Two new Australian made solar cars are making news this week, and helping to drive the once space-aged notion of solar powered electric vehicles into the automotive mainstream.
The first, named Violet, is the latest model of solar car to be built by the UNSW Sunswift team of engineers. It will race across the continent in the upcoming Bridgestone World Solar Challenge, powered only by the sun.
The second, is a two-seater ‘Cruiser Class’ solar sports coupe (pictured above) built by a Brisbane company called Clenergy TeamArrow – and it is in its own race: to be the world’s first commercially available solar-powered car.
The Arrow STF (Sports Touring Framework) was officially launched in Queensland on Thursday, after being designed and built in Brisbane. The sports coupe has a top speed of 150km per hour and can travel 1000km before needing to recharge.
— Clenergy TeamArrow (@teamarrowracing) September 21, 2017
Queensland’s minister for innovation, Leeanne Enoch, said the car was an example of “Queensland ingenuity at its best” and was a “game changer for the passenger vehicle market with potential to boost the state’s economy through new products, services and jobs.
“More than that, this innovation has the potential to reduce the $4.2 billion spent each year by Queensland households on petrol by as much as 90 per cent in the foreseeable future,” she said.
TeamArrow will also race its prototype vehicle against the UNSW’s Sunswift Violet – and around 50 other contenders – in this year’s Bridgestone World Solar Challenge, a race from Darwin to Adelaide.
“The solar vehicle unveiled today at the testing track is the racing version of the Arrow STF which will shortly leave for the Northern Territory to compete in a 3000km endurance challenge through the Red Centre from Darwin to Adelaide starting 8 October 2017,” said Enoch.
“A customisable version is available to the general public and I understand that orders are already rolling in,” she said.
Clenergy TeamArrow Founder Cameron Tuesley said the car’s energy management system included a highly efficient solar array that generates 1.1 kilowatts total power, making it able to of self-charge from sunlight, as well to charge from the electricity grid.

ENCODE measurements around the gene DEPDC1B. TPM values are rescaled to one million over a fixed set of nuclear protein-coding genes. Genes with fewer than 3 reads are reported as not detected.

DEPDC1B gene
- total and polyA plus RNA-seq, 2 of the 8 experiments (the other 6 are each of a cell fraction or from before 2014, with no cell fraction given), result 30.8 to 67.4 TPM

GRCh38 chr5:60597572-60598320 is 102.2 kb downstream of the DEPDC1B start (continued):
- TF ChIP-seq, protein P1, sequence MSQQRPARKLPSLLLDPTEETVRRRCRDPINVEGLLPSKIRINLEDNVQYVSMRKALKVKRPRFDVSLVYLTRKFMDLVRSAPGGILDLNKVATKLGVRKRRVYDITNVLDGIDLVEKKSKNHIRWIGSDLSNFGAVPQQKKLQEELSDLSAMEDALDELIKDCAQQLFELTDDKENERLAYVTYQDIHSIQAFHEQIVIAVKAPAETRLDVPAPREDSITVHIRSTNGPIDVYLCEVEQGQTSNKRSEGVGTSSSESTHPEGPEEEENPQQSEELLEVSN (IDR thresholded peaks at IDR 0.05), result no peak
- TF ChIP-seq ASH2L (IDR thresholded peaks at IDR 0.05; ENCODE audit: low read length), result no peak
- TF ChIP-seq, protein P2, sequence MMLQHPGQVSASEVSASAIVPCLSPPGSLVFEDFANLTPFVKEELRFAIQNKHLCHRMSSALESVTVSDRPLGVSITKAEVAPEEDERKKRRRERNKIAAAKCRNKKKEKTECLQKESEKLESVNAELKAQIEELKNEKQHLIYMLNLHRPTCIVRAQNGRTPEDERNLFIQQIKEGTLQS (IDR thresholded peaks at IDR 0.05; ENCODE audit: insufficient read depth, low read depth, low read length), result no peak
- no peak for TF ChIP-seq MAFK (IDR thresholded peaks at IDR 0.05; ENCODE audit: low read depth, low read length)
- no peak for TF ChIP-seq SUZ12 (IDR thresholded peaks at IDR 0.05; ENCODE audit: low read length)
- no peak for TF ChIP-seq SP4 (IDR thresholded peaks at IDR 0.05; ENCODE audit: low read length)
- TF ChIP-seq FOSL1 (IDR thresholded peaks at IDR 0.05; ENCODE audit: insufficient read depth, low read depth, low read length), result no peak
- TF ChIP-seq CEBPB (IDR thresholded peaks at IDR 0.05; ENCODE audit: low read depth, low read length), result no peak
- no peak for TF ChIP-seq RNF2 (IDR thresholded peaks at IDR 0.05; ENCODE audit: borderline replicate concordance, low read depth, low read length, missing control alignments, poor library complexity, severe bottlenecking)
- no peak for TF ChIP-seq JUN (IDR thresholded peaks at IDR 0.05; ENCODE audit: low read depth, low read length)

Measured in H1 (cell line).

“The version you’re seeing today features a pared-back, race-configured cockpit suitable for long-range events like the Bridgestone World Solar Challenge,” said Tuesley.
“For individual buyers we will build customised versions which have all the features you would expect in a luxury sports car, including air conditioning and infotainment,” he said.
In New South Wales, the Sunswift team is also making its final preparations to drive its sixth generation solar car, Sunswift Violet, the more than 4,000km to Darwin to compete in the Bridgestone World Solar Challenge.
And while winning the race across the continent is important to the team, its ultimate goal has always been to design and build a car that can meet the requirements for road registration in Australia.
This year, the UNSW team have come a major step closer to meeting that challenge.
“Violet looks like a family sedan, but uses as much power as a four-slice toaster,” says Sunswift team leader Simba Kuestler.
“She’s got entertainment and air conditioning systems, including navigation, reverse camera parking sensors, and there’s even Wi-Fi aboard. And she’s got plenty of front and rear boot space.”
But this doesn’t mean she’s not a contender to win the race. Like her predecessors – including the 2014 model, which smashed a 26-year old electric car world record for speed over 500km, with an average of more than 100km/h – Violet was also built for speed and endurance.
The car has a top speed of 130km/h and a range of 800km running on its rooftop solar panels alone. It also has modular lithium-ion batteries which store the solar power, and which can power the car on their own for a range of 400km.
Of course, what really sets the car apart from most regular family sedans is the 284x SunPower monochrystalline cells covering the vehicle’s chassis, and providing a peak power output of 1.1kW.
Violet relies on around 7kW of horsepower at 110km/h, and two 1.5kW motors that run at 98 per cent efficiency, the UNSW team says. She also weighs in at only 380kg, thanks to a twill carbon-fibre monocoque chassis.
“And because good aerodynamics are vital in the quest for energy efficiency – the more slippery the car, the better – Sunswift Violet has a drag coefficient below 0.2, better than the best wind-cheating cars on the market,” the Sunswift team says.
Teams competing in this year’s Bridgestone World Solar Challenge come from Belgium, Canada, Chile, Germany, Hong Kong, India, Iran, Japan, Malaysia, the Netherlands, Poland, Singapore, South Africa, South Korea, Sweden, Taiwan, Thailand, Turkey, the United Kingdom and the United States as well as Australia.